Stephen Kundy

If you were to write Elantris now, with all the writing experience that you've gained over your career, would you change anything?

Brandon Sanderson

Yeah, there are a lot of things I would change about Elantris. I have an autistic character in Elantris that I did not do a very good job with. It's more of a pop science version of autism than it is an actual in-depth look at what it is to live with autism. My prose is pretty rough, back then. Prose has never been my strongest suit, granted, but I do think I've gotten a lot better over the last twenty years. (Published fifteen, but twenty years ago, I wrote it.) I think my prose has improved dramatically over the years, and I think my ability to do dialogue has improved, and a lot of things like that.

Would I change any major plot features of Elantris? No. I'm actually fairly pleased with Elantris, plot-wise. There are aspects to it, right? I mean, Raoden's character arc is primarily externally driven. He is not a character who is going through a big change internally. But that was intentional. When I sat down to write it, the book I had written right before was about a deep and angsty character who had one of these very, very dramatic character arcs. And I was tired of angst, and I wanted somebody who dealt with external pressure in a fantastic way and was put into a very extreme situation externally and was someone who was kind of a little more like me in that that didn't really faze him, and he did his best with the situation. And I like that aspect of it. It does mean that some people who read it think Raoden isn't as deep as someone like Kaladin. Which you are perfectly fine in thinking that, but I think they are just different types of characters. I wasn't trying to write somebody angsty in Raoden, and I am pleased with how he turned out.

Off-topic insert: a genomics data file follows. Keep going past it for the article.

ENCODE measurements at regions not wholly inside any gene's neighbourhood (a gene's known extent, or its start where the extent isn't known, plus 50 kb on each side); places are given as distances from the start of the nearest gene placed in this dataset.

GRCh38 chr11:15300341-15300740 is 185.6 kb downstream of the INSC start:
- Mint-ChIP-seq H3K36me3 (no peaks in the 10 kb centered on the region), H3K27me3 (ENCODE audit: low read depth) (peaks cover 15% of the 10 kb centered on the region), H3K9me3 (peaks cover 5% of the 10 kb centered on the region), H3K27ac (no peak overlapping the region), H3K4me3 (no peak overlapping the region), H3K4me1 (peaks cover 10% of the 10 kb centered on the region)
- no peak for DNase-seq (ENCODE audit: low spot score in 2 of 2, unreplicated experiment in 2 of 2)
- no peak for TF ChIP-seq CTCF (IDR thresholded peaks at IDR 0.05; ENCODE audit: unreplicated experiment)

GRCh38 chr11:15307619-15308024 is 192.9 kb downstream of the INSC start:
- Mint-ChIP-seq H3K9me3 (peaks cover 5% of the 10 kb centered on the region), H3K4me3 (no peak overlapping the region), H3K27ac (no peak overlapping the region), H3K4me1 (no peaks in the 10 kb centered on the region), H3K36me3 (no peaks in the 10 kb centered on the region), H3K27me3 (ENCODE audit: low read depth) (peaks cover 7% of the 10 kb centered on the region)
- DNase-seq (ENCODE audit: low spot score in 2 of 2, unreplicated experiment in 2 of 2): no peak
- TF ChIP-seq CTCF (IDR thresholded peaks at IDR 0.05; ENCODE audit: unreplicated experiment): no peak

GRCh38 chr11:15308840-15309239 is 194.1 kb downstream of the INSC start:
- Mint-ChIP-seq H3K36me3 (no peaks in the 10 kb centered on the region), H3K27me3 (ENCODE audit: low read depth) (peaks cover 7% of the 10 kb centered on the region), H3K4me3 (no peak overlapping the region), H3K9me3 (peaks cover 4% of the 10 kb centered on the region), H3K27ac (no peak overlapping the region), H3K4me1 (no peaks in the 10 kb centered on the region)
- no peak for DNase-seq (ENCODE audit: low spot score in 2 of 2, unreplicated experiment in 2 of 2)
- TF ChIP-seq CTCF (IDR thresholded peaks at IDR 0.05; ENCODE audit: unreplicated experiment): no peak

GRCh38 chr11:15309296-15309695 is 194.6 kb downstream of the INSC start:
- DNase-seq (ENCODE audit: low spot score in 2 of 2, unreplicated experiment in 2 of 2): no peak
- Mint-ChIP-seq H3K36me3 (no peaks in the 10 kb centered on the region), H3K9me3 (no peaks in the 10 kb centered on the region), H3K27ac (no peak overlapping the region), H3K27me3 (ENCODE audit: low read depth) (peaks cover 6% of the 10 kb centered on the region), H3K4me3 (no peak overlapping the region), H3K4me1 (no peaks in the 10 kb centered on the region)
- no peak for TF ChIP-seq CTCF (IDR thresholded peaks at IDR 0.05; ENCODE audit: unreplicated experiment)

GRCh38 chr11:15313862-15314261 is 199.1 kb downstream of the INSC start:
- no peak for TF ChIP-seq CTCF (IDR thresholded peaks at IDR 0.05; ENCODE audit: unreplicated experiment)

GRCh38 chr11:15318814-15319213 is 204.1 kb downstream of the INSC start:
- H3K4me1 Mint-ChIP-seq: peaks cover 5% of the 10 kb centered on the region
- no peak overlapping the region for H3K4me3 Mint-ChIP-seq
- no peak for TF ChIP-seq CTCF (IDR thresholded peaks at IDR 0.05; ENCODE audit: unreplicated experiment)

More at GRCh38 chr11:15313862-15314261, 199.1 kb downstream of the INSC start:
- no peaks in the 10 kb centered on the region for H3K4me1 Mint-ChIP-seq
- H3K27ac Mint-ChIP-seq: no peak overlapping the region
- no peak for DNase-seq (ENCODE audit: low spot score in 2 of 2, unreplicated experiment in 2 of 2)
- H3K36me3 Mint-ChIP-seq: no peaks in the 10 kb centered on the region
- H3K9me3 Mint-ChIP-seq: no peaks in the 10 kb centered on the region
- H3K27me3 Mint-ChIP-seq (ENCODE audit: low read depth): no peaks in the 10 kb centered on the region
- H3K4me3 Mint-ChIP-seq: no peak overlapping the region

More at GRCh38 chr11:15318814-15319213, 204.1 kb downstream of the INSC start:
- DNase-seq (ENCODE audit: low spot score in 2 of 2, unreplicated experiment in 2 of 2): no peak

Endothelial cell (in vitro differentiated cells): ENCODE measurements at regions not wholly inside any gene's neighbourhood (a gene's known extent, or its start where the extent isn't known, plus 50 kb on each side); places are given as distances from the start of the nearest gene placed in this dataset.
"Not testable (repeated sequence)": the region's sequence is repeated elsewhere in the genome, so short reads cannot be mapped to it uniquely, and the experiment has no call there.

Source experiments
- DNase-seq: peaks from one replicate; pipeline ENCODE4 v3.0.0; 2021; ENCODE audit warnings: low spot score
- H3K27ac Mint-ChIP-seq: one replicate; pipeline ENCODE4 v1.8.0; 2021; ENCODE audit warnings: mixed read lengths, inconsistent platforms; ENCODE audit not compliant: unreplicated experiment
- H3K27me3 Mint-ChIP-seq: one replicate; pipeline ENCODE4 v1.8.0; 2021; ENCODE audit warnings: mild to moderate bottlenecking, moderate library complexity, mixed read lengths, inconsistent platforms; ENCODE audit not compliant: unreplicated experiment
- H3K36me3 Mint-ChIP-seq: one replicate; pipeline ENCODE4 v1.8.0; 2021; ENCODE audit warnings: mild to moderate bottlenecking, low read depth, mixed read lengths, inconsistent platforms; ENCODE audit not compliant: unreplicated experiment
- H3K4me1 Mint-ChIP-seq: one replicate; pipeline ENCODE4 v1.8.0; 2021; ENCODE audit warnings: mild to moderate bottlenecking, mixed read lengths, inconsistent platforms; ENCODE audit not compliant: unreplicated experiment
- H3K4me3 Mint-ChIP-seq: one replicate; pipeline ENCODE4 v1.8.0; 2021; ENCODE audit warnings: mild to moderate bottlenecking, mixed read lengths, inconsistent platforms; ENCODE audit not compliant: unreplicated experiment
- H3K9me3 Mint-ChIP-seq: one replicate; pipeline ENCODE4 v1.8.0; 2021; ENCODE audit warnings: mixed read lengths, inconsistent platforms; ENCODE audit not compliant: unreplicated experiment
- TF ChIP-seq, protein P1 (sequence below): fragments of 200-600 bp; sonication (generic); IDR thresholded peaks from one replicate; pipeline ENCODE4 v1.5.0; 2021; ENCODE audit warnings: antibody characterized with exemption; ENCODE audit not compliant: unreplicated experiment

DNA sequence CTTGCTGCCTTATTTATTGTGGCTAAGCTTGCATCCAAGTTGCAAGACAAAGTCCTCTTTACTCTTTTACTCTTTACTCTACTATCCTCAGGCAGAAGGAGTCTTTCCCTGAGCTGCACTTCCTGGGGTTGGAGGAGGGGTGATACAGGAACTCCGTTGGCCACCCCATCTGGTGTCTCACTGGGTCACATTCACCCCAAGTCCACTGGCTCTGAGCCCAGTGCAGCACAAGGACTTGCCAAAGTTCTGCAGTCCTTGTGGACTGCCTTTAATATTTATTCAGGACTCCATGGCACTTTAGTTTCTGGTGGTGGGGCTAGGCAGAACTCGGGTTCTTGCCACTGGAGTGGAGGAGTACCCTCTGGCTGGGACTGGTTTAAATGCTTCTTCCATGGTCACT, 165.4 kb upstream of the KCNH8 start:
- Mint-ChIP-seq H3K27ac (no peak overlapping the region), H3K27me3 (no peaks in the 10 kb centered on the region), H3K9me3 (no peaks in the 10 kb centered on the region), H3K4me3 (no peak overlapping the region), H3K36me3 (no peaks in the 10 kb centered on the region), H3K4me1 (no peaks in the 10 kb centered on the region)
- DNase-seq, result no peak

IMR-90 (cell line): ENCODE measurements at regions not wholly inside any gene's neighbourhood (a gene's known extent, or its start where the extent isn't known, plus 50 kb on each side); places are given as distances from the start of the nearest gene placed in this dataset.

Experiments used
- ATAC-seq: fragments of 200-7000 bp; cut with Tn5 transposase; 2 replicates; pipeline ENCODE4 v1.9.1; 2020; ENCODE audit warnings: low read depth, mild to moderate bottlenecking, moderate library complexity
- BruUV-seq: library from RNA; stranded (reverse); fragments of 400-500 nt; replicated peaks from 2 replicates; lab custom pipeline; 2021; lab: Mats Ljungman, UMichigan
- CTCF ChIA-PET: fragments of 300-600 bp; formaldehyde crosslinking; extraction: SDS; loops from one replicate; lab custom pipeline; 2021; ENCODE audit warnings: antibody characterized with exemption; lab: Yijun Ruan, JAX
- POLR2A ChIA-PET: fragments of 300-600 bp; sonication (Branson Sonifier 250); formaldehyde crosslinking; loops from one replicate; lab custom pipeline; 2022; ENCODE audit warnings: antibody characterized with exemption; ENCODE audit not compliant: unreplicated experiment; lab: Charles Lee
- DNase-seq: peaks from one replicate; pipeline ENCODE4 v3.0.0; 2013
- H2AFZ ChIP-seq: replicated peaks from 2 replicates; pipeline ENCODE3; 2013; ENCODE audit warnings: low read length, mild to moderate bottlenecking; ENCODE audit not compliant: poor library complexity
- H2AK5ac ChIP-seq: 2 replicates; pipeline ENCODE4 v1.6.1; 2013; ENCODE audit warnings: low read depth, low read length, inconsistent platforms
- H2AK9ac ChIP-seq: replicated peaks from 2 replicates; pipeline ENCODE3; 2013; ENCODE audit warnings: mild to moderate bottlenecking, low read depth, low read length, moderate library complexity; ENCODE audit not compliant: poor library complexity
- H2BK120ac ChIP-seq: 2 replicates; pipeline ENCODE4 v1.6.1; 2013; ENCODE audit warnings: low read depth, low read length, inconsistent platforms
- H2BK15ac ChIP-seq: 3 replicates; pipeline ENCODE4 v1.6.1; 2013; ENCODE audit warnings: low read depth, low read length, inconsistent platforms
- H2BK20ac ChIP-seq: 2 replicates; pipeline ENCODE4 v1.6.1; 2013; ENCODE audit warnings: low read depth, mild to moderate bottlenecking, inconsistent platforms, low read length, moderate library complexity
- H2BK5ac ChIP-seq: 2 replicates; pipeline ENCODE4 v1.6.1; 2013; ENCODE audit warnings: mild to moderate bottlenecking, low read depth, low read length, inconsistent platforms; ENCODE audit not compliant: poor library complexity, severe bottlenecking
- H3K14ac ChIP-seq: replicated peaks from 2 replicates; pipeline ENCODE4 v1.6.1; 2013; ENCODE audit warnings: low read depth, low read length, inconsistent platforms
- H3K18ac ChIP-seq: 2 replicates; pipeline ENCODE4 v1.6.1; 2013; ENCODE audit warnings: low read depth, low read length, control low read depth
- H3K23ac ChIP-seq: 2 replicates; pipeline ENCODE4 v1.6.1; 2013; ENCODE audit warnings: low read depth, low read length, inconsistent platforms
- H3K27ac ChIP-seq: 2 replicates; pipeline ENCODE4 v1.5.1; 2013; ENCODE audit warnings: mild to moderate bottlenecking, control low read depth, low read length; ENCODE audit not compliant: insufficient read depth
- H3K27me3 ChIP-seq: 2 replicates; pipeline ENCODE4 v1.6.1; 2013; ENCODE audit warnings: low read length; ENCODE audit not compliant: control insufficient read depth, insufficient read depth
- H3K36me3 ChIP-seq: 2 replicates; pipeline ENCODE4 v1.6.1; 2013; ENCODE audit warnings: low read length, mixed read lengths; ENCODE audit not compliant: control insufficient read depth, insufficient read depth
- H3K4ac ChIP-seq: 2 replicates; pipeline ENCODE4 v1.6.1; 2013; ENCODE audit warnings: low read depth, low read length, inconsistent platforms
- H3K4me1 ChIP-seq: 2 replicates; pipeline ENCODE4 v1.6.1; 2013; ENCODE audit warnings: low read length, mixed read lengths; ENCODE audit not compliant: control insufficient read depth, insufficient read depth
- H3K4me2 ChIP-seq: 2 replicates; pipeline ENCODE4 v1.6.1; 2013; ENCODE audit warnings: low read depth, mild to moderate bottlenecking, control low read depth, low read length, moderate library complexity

Sarene, as a character, was always kind of me trying to write someone who was a little more confident than they, perhaps, deserved to be. And that's a personality trait of Sarene. I actually, when I was plotting Stormlight, I once described Jasnah to someone in my writing group as "the person that Sarene thinks she is." And I like that about Sarene. She's young. She's got gumption and grit. And she's not quite as capable as she thinks she is, but you know what? Thinking you're capable can get you a long ways, as long as you have a minimum level of capability. And she does.